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Therefore, fair Hermia, question your desires,
Her. So will I grow, so live, so die, my lord,
The. Take time to pause: and, by the next new
(The sealing-day betwixt my love and me,
Lys. You have her father's love, Demetrius; Let me have Hermia's: do
you marry him. Ege. Scornful Lysander! true, he hath my love, And what is mine my love shall render him; And she is mine; and all my right of her I do estate unto Demetrius.
Ever. 7 Earthlier happy for earthly happier, which Capel proposed to substitute.
Lys. I am, my lord, as well deriv'd as he, As well possess'd; my love is more than his; My fortunes every way as fairly rank'd, If not with vantage, as Demetrius'; And, which is more than all these boasts can be, I am belov'd of beauteous Hermia: Why should not I then prosecute my right? Demetrius, I'll avouch it to his head, Made love to Nedar's daughter, Helena, And won her soul; and she, sweet lady, dotes, Devoutly dotes, dotes in idolatry, Upon this spotted and inconstant man.
The. I must confess, that I have heard so much, And with Demetrius thought to have spoke thereof; But, being over-full of self-affairs, My mind did lose it. But, Demetrius, come; And come, Egeus; you shall go with me, I have some private schooling for you
both. For you, fair Hermia, look you arm yourself To fit your fancies to your
father's will; Or else the law of Athens yields you up (Which by no means we may extenuate) To death, or to a vow of single life.Come, my Hippolyta; What cheer, my love?Demetrius, and Egeus, go along: I must employ you in some business Against our nuptial; and confer with you Of something nearly that concerns yourselves. Ege. With duty and desire follow
you. [Exeunt THESEUS, HIPPOLYTA, EGEUS,
DEMETRIUS, and Train.
8 As spotless is innocent, so spotted is wicked. So in Cavendish's Metrical Visions :
• The spotted queen causer of all this strife.' and again:
Spotted with pride, viciousnes, and cruelty.'
Lys. How now, my love? Why is your cheek
so pale? How chance the roses there do fade so fast?
Her. Belike, for want of rain; which I could well Beteem them from the tempest of mine eyes.
Lys. Ah me! for aught that ever I could read,
Her. O cross ! too high to be enthrall’d to low!
Lys. Or, if there were a sympathy in choice,
Her. If then true lovers have been ever cross'd, It stands as an edíct in destiny: Then let us teach our trial patience, Because it is a customary cross;
9 Bestow, give, afford, or deign to allow. The word is used by Spenser:
So would I, said the Enchanter, glad and fain
Beteem to you his sword, you to defend.' Thus also in Hamlet, Act i. Sc. 2:
. That he might not beteeme the winds of heaven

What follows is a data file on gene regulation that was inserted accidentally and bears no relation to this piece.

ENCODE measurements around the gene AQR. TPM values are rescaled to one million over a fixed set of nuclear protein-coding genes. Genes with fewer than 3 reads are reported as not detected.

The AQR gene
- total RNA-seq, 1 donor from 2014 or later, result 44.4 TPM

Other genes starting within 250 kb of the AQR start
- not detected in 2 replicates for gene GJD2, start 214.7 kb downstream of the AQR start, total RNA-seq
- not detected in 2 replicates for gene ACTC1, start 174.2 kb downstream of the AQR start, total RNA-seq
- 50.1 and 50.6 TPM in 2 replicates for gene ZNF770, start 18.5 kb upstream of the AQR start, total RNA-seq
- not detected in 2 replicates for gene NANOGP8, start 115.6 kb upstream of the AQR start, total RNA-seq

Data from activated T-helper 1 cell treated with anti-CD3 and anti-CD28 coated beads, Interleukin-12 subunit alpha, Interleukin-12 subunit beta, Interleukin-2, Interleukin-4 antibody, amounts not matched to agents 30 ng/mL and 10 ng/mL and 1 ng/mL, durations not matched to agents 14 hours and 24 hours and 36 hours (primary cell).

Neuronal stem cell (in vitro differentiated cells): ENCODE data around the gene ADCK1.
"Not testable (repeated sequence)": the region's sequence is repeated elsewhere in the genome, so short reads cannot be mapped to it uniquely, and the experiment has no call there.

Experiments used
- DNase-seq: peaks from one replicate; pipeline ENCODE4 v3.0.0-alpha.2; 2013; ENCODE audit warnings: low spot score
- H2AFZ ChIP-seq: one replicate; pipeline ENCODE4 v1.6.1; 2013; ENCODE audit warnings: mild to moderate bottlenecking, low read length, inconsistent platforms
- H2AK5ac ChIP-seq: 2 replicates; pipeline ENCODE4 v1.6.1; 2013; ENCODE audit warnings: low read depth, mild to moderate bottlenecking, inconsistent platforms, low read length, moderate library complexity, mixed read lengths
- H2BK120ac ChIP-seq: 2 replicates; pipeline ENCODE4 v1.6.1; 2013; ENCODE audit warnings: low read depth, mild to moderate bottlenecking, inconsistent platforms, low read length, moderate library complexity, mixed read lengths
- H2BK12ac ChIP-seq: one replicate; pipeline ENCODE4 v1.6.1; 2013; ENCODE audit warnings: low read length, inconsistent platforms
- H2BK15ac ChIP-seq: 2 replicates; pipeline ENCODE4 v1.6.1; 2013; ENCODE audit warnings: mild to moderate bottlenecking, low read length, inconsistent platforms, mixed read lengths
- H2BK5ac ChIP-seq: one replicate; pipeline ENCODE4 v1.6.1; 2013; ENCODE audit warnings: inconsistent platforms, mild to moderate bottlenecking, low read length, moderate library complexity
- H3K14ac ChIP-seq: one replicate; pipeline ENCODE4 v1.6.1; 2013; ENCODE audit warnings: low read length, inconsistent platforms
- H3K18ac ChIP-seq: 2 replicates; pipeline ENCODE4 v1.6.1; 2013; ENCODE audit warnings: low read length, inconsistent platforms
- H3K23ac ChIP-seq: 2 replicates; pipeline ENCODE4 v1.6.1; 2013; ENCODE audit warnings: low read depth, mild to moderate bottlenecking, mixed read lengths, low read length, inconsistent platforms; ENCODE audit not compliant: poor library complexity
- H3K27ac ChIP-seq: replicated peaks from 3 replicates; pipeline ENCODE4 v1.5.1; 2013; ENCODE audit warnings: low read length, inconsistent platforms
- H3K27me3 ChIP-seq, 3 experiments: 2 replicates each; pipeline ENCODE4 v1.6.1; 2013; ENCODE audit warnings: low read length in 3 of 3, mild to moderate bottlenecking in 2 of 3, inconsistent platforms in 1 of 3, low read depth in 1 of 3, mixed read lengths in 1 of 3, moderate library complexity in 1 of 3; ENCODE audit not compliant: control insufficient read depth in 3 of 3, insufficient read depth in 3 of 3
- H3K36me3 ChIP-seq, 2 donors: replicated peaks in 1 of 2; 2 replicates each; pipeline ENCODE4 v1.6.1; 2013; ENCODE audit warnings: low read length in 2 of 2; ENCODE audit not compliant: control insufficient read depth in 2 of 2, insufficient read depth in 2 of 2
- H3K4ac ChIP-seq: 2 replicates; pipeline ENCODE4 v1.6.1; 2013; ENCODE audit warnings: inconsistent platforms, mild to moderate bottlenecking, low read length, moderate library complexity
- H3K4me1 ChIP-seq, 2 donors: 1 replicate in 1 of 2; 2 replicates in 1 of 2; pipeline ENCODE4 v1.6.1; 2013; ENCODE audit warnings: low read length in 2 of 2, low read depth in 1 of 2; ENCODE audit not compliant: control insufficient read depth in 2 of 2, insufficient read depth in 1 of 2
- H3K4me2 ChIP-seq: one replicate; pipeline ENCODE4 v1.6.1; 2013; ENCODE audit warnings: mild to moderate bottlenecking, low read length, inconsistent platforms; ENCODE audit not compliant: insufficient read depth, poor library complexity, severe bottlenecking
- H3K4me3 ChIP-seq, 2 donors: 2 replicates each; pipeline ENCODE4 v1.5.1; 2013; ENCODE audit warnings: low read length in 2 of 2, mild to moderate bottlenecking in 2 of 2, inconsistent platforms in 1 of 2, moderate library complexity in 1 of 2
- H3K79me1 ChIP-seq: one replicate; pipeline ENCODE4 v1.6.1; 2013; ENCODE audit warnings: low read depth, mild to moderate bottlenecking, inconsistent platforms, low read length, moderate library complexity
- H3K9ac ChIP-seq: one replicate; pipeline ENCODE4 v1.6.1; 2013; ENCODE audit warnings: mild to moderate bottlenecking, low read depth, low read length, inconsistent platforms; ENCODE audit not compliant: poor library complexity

Visit her face too roughly.' 10 Momentary
11 Blackened, as with smut, coal, &c.; figuratively, darkened. See Othello, Act ii. Sc. 3.
As due to love, as thoughts, and dreams, and sighs,
My good Lysander ! I swear to thee, by Cupid's strongest bow; By his best arrow with the golden head; By the simplicity of Venus' doves; By that which knitteth souls, and prospers loves; And by that fire which burn'd the Carthage queen 13, When the false Trojan under sail was seen; By all the vows that ever men have broke, In number more than ever women spoke;In that same place thou hast appointed me, To-morrow truly will I meet with thee. Lys. Keep promise, love: Look, here comes, Helena.
Enter HELENA. Her. God speed fair Helena! Whither away? Hel. Call you me fair? that fair again unsay. 12 Fancy is love. So afterwards in this play:
* Fair Helena in fancy following me.' And again in the celebrated passage applied to Q. Elizabeth :
* In maiden meditation fancy-free.' 13 Shakspeare forgot that Theseus performed his exploits before the Trojan war, and consequently long before the death of Dido.
Demetrius loves your fair 14: O happy fair !
lody. Were the world mine, Demetrius being bated, The rest I'll give to be to you translated 17. 0, teach me how you look; and with what art You sway
the motion of Demetrius' heart. Her. I frown upon him, yet he loves me still. Hel. O, that your frowns would teach my
smiles such skill! Her. I give him curses, yet he gives me love. Hel. O, that my prayers could such affection
move! Her. The more I hate, the more he follows me. Hel. The more I love, the more he hateth me. Her. His folly, Helena, is no fault of mine. Hel. None, but your beauty; 'Would that fault
Her. Take comfort; he no more shall see my
14 Fair for fairness, beauty. Very common in writers of Shakspeare's age.
15 The lode-star is the leading or guiding star, that is the polar star. The magnet is for the same reason called the lodestone. The reader will remember Milton's beauty :
• The cynosure of neighb'ring eyes. 16 Countenance, feature. 17 i. e. changed, transformed.